A fellow with whom I am acquainted, a married man in his 40s, has just retired after a few years as a broker. Regrettably, the reason for his retirement is not the fabulous riches he accumulated at a young age, but the rather more common problem in this difficult industry: He just didn’t make it. He couldn’t generate enough business. He’s now training to be a therapist.
Even advisors who have managed to build a sustainable business can sympathize with this unlucky fellow’s plight. We know how tough business is these days; we’ve all stared down the abyss. Most of us have our own fiscal cliffs to contend with, if for no other reason than that our clients from whom our revenue comes are facing theirs.
Indeed, the business environment in 2013 is likely to be challenging. Even if we manage to dodge a new recession, we are entering a period of sustained slower growth. But don’t let grim statistics deter you. While the economy and the industry can support fewer financial advisors, you can be one of the myriad successful ones. It’s a new year, filled with new opportunities. And if you are finding business slow, perhaps all you need is to make some business resolutions and stick to them to turn things around.
The start of any new year, of course, is famous above all for new year’s resolutions–an annual ritual of setting goals whose ultimate failure rate is an abysmal 88%, according to one comprehensive study of 3,000 people.
Whether the goal is to lose weight, get out of debt or learn a foreign language, the trouble people run into is not an inability to frame a worthy goal, it’s the ease of getting out of it.
We all make executive decisions multiple times every day. But, executive that you are, you can just as easily reverse that decision. Your goal may be to lose weight, but when staring at the Krispy Kreme donuts your colleague brought to the office, you may exercise your sovereign authority to suspend your rules, whatever they were.
Once you make an exception, it is far easier to make similar ones and soon we find we’re back in the same old rut.
The key to achieving a worthy goal is to make a commitment, not a decision. A commitment is a resolution that involves others, which is why it is painful to break.
If your not showing up at the gym each morning means your work-out buddy won’t have you to spot him when he’s on the bench press, that means you let him down. So you’ll be there.
Soldiers whose instincts might prompt them to flee often display the greatest bravery when they’re protecting their comrade in arms.
If you and your spouse each committed to a single dessert a day, you’re far likelier to hold off on that donut at the office.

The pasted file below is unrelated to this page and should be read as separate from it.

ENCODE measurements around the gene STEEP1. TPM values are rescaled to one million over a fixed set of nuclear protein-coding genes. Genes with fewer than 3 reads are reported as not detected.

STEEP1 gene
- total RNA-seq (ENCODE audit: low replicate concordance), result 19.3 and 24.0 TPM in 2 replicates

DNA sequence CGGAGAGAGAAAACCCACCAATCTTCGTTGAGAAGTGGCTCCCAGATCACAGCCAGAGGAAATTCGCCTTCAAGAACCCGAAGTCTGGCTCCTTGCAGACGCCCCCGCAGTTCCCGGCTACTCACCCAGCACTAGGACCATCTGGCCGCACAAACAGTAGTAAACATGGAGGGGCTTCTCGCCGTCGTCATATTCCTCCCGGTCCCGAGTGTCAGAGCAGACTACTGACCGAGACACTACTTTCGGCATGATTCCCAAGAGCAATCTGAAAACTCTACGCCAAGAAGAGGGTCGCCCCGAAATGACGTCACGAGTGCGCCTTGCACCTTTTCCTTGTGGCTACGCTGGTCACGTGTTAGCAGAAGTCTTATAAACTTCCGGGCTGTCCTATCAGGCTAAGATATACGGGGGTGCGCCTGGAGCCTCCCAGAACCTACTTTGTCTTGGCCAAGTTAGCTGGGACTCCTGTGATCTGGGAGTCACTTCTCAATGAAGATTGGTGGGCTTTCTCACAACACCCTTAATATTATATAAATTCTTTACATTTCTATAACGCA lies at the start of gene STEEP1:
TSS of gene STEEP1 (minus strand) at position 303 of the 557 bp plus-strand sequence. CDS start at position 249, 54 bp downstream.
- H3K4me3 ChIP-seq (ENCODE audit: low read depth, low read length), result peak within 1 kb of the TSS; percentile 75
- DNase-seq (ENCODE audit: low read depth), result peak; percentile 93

Advisors can apply the commitment principle in a number of different areas. If you’re having trouble bringing in new clients and find that you’re usually quick to give up calling on prospects, make a commitment to more effective prospecting in the new year.
Tell your business partner, if you have one, that you will mutually commit to making an agreed number of contacts each day. One of the key reasons advisory teams tend to outperform is because of the feeling of mutual accountability.
If you’re a sole proprietor, frame your commitment such that a failure to keep up prospecting will be letting your spouse down: “Business is insufficient to meet our family’s needs. We need 10 sizable new clients this year. I will therefore reach out to five new prospects each day so our kids can attend the schools we think best for them.”
While bringing in new business is a key to growth, keeping your current clients happy is often even more essential. How to do it? Make a commitment to them. Make your first meeting of the year with each of them a time to set not new year’s resolutions but new year’s commitments.
Behavioral finance experts have often stated that the advisor’s greatest role is keeping their clients from making disastrous mistakes such as panic selling and euphoric buying. As Professor Meir Statman said in an interview last year with Research magazine:
“Clients are their own worst enemies. They come to advisors to tell them when to buy and when to sell, and what to buy and what to sell. But that’s not what advisors can do–period. Advisors cannot beat the market. But they can prevent clients from doing really stupid things. If advisors have that kind of conversation with clients, both would benefit.”
Precisely. Advisors can therefore most help their clients by committing to them. Clients are far likelier to pare down debt, limit unnecessary expenditures and increase savings with the active planning and support of a professional financial advisor to whom they can feel some sense of accountability.
Saying you want to lose 10 pounds cannot be compared with following your doctor’s weight-loss plan through frequent check-ups meant to see the patient lose the weight and keep it off.
The commitment principle can be applied to any and all aspects of the business. Want to increase your competitive edge and knowledge base through advanced training? Sign up to get a certified financial planner or retirement management analyst designation–then meet weekly with a study partner to review what you’ve learned and prepare for exams.
Many advisors seize on the exigencies of work and family life as an excuse to drop out of continuing education programs. But just as clients are likelier to meet their goals through regular meetings with you, so too are you likelier to realize your certification goals by having a learning partner you want to help (and to whom you don’t want to appear inadequate).
With committed prospecting, client service and continuing learning, your practice should prosper, despite the tough economy, in the year ahead, perhaps even affording you the choice of retiring early–on a voluntary basis, unlike the hapless broker who was unable to succeed. But chances are you just won’t want to even if you could. That’s what commitment really means.